Principles of Marketing, chapter 7, Unit 2
Terms in this set (50)
Disintermediation has occurred less frequently than many expected
Because distributors perform many functions including aggregation of supplies from multiple sources, delivery, processing returns and providing credit.
Many business customers depend on knowledgeable distributors
For information and advice that are not available to them online. Especially true for small firms.
The reintroduction of an intermediary between producers and users.
Companies that use reintermediation
Often realized that providing direct online purchasing only was similar to having one store in a city selling a popular brand.
Strategy that entails seeking and establishing ongoing partnerships with customers.
RElationship marketing has become an important business marketing strategy
As customers have become more demanding and competition has become more intense.
Are more profitable than those who are price-sensitive and perceive little or no difference among brand/suppliers.
To help retain clients, Mimeo.com uses relationship marketing
By developing an automated system that sends out e-mails or triggers a live contact each time a customer places an order or asks a question.
Marketers should determine their most profitable customers
And look at how to improve the customer experience and how to increase business with those customers in B2B relationship marketing.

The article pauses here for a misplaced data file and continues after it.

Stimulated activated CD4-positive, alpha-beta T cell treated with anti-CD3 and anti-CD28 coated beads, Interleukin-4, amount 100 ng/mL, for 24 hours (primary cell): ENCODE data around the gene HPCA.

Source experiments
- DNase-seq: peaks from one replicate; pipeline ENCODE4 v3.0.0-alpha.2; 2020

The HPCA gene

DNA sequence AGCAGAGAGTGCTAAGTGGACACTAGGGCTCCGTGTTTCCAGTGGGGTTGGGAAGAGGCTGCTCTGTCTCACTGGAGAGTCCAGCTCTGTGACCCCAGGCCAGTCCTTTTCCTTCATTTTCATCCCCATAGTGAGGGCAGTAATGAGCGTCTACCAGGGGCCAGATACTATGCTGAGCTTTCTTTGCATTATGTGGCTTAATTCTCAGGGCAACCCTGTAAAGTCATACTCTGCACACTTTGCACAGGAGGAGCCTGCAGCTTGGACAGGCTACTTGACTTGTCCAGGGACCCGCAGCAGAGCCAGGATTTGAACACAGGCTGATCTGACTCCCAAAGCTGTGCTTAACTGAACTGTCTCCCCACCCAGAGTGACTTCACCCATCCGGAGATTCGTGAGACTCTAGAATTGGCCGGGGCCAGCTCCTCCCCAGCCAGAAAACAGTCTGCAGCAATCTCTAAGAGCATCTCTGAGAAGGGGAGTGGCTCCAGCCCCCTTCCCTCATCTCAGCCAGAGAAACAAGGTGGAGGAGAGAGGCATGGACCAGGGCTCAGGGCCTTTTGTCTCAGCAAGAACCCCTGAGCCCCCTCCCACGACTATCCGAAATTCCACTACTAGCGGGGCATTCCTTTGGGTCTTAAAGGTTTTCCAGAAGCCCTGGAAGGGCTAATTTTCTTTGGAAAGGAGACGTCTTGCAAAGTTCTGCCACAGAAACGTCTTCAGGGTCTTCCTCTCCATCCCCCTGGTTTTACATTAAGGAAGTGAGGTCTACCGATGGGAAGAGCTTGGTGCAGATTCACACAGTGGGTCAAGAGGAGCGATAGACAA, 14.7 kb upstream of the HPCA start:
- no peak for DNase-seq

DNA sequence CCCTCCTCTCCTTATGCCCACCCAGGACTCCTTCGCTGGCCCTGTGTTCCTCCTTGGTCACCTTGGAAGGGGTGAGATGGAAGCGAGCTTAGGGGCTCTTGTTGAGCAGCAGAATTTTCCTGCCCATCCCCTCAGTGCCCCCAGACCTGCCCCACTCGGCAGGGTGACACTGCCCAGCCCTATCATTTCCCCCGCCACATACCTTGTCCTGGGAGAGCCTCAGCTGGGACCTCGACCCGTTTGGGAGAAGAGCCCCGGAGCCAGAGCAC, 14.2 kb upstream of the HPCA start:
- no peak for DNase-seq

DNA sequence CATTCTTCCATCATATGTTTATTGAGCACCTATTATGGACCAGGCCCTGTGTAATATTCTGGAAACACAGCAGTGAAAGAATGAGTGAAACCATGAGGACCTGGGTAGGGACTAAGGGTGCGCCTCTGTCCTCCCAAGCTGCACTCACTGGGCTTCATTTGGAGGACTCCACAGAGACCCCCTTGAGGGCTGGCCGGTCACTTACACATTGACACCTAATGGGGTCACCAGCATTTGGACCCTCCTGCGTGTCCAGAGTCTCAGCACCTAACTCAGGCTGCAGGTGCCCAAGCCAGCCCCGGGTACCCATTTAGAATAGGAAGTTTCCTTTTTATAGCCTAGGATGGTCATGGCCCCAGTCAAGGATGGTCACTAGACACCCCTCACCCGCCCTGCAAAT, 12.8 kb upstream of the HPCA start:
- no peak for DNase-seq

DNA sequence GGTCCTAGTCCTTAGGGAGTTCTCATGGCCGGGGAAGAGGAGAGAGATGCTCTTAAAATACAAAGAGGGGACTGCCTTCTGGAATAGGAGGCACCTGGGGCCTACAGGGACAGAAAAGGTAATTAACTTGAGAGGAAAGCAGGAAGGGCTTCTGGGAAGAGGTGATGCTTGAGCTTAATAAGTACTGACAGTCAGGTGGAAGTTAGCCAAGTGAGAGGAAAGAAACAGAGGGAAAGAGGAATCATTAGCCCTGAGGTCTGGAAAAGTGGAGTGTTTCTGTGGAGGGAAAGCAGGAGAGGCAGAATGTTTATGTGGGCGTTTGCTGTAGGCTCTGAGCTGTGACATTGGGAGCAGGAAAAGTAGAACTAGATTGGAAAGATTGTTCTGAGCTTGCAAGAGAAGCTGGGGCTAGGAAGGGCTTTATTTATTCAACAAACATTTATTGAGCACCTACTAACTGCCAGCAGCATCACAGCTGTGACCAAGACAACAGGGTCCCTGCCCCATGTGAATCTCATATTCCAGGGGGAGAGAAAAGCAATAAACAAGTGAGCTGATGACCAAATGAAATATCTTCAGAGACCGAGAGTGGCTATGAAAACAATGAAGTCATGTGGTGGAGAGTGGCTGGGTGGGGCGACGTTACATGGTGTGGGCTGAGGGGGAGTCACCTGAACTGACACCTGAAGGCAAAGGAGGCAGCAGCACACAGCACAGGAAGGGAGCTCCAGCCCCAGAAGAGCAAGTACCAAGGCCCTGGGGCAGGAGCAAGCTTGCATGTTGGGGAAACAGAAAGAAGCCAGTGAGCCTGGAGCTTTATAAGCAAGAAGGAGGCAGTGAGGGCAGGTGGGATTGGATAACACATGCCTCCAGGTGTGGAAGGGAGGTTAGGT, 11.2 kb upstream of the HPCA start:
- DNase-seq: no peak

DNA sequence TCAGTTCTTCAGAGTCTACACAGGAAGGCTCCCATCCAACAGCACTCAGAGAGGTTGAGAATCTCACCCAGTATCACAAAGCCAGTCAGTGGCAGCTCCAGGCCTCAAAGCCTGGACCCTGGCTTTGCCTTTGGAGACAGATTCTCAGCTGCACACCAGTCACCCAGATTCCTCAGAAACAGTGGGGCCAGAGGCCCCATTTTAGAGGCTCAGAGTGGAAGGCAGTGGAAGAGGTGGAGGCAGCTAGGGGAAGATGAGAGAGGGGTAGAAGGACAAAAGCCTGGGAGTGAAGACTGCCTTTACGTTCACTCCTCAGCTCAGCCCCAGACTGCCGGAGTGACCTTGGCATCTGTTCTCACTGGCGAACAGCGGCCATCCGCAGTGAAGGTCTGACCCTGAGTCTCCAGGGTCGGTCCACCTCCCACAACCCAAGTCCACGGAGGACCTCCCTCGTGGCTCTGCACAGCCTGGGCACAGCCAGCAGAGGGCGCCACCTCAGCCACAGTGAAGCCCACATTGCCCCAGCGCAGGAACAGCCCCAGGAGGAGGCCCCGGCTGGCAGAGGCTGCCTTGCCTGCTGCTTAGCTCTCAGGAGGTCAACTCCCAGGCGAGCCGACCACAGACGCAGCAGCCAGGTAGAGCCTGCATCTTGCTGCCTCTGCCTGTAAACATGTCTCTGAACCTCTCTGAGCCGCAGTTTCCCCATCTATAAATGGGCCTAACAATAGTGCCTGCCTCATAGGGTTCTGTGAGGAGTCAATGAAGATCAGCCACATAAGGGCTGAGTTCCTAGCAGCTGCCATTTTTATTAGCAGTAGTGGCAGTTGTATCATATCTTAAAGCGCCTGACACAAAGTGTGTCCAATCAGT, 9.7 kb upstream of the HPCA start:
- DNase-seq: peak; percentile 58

A cooperative agreement between business firms. AKA Strategic Partnership
A cooperative agreement between business firms. AKA Strategic Alliance
Strategic Alliances can take the form of
Licensing or distribution agreements, joint ventures, research and development consortia, and partnerships.
Strategic Alliances may be between
Different manufacturers, manufacturers and customers, manufacturers and suppliers, and manufacturers and channel intermediaries.
Strategic Alliances are formed
By business marketers to strengthen operations and better compete.
Office Depot and Netbizz Office Supplies strategic alliance example
One is an office supplier in Singapore, and this was intended to allow customers to use the other international network for their multicountry supply needs. Alliance offers a convenient procurement solution for customers.
Sometimes alliance partners can be fierce competitors, for example
DHL partnered with UPS where UPS provides all airlift services for DHL in the US.
Sometimes alliances are formed between companies that operate in completely different industries.
Choice Hotels and 1-800 Flowers share call-center employees because it's cheaper than outsourcing. When one company experiences increased demand it can call on the other partner's employees and both companies report her employee retention and better recruitment.
For an alliance to succeed in the long term
It must be built on commitment as well as trust
A firm's belief that an ongoing relationship with another firm is so important that the relationship warrants maximum efforts at maintaing it indefinitely.
A perceived reduction in commitment
By one or both parties in a strategic alliance often leads to a breakdown in the relationship.
The condition that exists when one party has confidence in an exchange partner's reliability and integrity.
Japanese term for the feeling of nuturing concern for, and dependence on another.
By reciprocity and personal relationships
A network of interlocking corporate affiliates
Within a Keiretsu
Executives may sit on the boards of their customers or their suppliers.
Members of Keiretsu
Trade with each other whenever possible and often engage in joint product development, finance, and marketing activity.